Tartan’s DVD is encoded for Region 2 only. The transfer seems pretty much the same as the one on Icon’s Australian (Regions 2 and 4) release. It’s presented in the original ratio of 1.85:1 and is anamorphically enhanced. The colour scheme moves from early vibrancy to become colder and bluer in the latter stages. There’s some grain and some scenes seem to use filters with a softening effect. I’ve not seen the film in the cinema, but I don’t have any reason to doubt that this is intentional. A screengrab comparison follows, Tartan’s DVD first, Icon’s second.

Tartan’s DVD adds a DTS 5.1 soundtrack to the Dolby Digital 5.1 and Dolby Surround (Prologic 2.0) tracks available on the Australian DVD. Both of the 5.1 tracks are impressive, but the DTS gets the slight edge from clarity and sharpness. There’s a lot of directional and ambient sound, particularly noticeable during the school reunion scene at the beginning. Some Vietnamese dialogue has fixed subtitles, but the absence of subtitles for the English dialogue is distinctly regrettable.

The main extra is an audio commentary by Woods. This is a consistently interesting and in-depth talk, as Woods guides us through the storyline and discusses his filmmaking choices, particularly the use of lenses, colour and sound design. He talks for the whole length of the film with very few pauses.

Exclusive to the UK edition is an interview with Woods (23:50). This is in the form of questions appearing as onscreen captions before Woods’s answers. He describes the long gestation of the project, beginning with his early short film. Jacquelin Perske came on board later, and her input changed the story from a story of a small-time drug dealer to centre on his sister. Cate Blanchett’s involvement, and input, came rather later.

“Making Little Fish comprises behind-the-scenes footage, which is divided into four sections with a “Play All” function. Each contains interviews with Woods, Perske and the principal cast. This is rather more substantial than the usual EPK fluff and is worth a listen. The sections are “Beginnings” (6:11), “Research” (5:28), “Challenge” (4:58) which discusses Woods’s working methods and “Flame Trees” (3:39), which looks at the song used in the film to striking effect.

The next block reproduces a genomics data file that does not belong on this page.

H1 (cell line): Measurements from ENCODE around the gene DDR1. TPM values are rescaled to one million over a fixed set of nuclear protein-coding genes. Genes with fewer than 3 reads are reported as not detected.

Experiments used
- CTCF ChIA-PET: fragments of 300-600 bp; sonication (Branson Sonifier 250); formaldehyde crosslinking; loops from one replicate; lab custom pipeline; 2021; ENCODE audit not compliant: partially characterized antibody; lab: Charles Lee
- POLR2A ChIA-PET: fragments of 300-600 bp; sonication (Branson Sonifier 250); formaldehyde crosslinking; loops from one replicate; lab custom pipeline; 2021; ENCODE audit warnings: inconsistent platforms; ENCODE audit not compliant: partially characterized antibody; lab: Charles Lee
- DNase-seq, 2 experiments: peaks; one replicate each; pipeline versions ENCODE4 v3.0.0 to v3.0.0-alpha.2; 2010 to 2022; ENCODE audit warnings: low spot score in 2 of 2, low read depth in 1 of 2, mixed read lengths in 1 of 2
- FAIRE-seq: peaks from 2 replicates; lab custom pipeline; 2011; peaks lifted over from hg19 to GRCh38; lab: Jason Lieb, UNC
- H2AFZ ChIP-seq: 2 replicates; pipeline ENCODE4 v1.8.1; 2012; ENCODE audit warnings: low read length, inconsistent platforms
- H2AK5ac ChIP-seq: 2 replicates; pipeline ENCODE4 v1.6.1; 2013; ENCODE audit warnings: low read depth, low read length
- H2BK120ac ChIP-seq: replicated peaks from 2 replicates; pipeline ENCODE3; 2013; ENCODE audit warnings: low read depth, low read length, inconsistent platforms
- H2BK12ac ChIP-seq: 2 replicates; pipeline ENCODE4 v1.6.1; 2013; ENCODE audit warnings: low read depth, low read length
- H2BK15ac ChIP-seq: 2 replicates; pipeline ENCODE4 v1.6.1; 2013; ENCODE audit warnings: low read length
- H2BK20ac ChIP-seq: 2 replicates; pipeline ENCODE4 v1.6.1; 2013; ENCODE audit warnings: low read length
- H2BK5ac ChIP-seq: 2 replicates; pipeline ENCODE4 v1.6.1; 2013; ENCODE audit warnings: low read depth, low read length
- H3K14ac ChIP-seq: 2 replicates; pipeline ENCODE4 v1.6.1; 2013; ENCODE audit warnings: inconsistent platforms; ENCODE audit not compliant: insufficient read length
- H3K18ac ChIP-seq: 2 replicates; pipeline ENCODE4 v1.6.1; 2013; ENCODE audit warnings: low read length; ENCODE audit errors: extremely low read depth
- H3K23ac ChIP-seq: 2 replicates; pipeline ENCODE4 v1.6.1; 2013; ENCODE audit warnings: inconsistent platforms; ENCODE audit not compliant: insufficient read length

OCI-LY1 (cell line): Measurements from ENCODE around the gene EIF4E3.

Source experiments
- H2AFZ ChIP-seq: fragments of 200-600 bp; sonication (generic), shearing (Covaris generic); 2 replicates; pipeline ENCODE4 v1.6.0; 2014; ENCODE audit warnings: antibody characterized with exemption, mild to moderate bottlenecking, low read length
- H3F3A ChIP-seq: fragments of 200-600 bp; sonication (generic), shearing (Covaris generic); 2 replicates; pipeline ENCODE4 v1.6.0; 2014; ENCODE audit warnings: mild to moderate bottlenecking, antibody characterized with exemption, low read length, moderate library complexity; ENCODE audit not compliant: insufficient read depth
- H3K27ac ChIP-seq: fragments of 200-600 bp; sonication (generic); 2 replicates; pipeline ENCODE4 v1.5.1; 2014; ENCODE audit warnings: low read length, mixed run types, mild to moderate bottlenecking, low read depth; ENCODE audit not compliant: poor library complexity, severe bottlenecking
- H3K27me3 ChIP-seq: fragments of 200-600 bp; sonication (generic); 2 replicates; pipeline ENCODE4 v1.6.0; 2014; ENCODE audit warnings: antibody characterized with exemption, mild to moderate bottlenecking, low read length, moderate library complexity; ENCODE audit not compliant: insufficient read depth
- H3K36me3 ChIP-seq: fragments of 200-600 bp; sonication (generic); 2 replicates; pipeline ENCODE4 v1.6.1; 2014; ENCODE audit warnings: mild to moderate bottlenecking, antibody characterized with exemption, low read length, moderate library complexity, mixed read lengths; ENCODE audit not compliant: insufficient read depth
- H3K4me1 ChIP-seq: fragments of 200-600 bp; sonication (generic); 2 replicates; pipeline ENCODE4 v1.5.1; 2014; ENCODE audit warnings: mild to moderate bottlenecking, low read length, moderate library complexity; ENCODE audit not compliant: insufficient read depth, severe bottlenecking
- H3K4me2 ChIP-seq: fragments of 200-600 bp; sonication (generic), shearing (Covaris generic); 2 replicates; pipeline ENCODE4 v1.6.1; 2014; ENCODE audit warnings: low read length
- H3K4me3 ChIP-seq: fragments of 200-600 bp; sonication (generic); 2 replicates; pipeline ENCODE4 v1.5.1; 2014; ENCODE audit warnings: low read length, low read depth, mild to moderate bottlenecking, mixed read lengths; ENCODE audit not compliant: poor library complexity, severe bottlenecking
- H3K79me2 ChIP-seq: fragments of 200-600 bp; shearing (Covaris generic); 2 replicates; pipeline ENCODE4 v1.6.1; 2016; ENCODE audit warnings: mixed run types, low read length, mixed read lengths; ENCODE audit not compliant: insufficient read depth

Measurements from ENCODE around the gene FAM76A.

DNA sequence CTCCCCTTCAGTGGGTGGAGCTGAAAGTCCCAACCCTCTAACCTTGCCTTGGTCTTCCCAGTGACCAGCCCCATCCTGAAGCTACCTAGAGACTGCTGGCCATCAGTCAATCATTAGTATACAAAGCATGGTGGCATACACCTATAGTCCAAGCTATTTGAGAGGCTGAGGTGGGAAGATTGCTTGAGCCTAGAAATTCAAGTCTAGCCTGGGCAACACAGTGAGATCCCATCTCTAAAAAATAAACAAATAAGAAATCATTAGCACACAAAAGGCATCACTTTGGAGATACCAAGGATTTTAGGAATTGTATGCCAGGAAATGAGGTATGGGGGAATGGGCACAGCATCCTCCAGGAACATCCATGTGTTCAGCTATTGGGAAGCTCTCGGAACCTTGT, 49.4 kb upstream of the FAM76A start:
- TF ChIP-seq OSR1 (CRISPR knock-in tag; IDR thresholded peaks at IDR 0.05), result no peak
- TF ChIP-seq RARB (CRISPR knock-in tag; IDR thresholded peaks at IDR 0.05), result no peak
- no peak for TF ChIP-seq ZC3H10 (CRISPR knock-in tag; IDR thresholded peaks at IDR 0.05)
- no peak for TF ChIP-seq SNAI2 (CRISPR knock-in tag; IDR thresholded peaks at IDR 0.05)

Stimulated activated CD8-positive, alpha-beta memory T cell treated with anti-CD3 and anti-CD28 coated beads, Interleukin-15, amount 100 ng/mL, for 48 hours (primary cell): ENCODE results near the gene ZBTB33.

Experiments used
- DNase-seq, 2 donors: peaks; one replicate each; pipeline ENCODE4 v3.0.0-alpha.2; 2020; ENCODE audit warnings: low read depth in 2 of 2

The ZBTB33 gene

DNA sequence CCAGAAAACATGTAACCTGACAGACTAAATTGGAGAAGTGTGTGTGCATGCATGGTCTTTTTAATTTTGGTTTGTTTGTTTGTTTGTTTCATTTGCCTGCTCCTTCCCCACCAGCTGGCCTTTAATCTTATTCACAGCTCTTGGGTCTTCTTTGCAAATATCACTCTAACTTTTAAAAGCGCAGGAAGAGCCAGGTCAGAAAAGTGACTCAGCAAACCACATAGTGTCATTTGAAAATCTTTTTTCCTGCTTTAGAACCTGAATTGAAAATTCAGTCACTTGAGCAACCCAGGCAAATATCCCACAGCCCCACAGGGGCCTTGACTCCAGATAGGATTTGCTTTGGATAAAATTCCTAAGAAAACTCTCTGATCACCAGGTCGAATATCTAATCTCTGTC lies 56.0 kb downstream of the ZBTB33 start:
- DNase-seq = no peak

Five deleted scenes are presented in non-anamorphic 1.85:1 and timecoded. Each scene has an optional commentary by Woods and Perske as to why each was deleted. Many of them add character nuances, and one spells out more than the final version does the nature of the relationship between Lionel and Janelle. The scenes are “Girls’ Toilets” (0:58), “Jonny Comes to the Video Shop” (1:59), “Janelle Meets the Jockey’s Wife” (1:22), “Moss Meets Jonny and Ray” (1:19) and “Nup Nup Nope” (0:18). These titles come from the Australian DVD: they don’t appear on the British ones.
Finally, the Tartan release includes the original trailer (2:12), which strangely enough does not appear on the Australian disc. Tartan’s DVD omits a text listing of the contents of the soundtrack CD. The cover slip that came with Tartan’s checkdisc mentions film notes and a Tartan trailer reel, neither of which are on the disc.

As I said first time round, I suspect that Little Fish would benefit from being seen in the cinema: not for lavish special effects and bone-crunching sound, because there is none of that here, but for the greater concentration on character nuances that this film demands and which a darkened auditorium and a large screen makes possible. That said, either DVD I’ve reviewed here makes for an adequate substitute. Go with the Tartan if the DTS track and the director interview make a difference for you, but the Icon is certainly not far behind.

8 out of 10
9 out of 10
9 out of 10
6 out of 10


out of 10

Latest Articles